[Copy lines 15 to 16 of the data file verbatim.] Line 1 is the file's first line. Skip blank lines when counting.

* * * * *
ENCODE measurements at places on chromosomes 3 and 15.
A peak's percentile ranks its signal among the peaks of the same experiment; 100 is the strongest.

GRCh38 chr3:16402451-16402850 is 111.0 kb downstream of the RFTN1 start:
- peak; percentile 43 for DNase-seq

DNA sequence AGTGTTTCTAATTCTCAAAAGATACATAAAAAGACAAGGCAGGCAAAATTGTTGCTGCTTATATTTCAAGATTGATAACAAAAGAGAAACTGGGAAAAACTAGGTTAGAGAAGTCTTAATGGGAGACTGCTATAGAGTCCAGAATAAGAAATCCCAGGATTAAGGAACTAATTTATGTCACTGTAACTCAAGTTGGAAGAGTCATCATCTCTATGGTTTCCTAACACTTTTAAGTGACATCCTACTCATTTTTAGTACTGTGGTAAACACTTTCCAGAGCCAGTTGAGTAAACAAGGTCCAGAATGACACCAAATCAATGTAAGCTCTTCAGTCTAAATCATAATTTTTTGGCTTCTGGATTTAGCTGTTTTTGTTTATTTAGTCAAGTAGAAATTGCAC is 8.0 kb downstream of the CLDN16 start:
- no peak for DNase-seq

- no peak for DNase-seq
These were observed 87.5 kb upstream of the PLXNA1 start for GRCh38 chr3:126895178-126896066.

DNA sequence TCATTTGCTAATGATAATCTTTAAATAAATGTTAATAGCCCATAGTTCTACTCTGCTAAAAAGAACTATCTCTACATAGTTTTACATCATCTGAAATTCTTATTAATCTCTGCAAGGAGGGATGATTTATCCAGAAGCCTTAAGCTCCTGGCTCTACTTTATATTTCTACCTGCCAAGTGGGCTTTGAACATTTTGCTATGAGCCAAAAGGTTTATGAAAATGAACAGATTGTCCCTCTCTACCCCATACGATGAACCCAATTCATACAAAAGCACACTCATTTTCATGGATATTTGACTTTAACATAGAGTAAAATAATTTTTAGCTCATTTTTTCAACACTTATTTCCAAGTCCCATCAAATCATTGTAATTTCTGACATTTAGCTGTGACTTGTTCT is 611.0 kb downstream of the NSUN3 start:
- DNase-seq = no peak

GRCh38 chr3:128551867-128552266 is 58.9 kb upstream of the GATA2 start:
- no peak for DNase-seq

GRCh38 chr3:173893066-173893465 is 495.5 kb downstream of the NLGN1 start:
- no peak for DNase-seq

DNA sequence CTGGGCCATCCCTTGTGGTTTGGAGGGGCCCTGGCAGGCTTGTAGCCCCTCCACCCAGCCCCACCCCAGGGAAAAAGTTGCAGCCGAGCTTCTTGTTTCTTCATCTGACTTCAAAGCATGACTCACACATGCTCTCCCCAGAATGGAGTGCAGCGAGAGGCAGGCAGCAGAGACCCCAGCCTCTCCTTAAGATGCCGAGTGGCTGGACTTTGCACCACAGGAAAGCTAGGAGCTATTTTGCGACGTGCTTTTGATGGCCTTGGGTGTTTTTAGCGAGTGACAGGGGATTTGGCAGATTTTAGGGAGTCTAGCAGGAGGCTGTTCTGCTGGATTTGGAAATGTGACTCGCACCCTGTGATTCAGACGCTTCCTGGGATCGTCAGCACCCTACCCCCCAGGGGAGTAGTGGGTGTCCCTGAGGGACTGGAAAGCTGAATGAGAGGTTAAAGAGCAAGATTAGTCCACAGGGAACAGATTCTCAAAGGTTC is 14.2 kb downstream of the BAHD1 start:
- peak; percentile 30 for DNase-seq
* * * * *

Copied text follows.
DNA sequence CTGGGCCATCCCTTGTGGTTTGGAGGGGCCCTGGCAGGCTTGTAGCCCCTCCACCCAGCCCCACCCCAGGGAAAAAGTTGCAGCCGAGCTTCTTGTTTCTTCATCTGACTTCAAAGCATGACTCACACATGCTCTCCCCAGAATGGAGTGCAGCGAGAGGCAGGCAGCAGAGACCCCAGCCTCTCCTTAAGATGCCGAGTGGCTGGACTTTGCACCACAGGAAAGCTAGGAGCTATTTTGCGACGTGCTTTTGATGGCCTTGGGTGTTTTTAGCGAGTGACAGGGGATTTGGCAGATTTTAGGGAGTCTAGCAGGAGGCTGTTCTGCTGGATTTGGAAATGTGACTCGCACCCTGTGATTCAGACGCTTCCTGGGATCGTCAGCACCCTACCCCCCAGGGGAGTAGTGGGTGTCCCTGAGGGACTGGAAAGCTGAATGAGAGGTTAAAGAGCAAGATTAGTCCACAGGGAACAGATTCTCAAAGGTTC is 14.2 kb downstream of the BAHD1 start:
- peak; percentile 30 for DNase-seq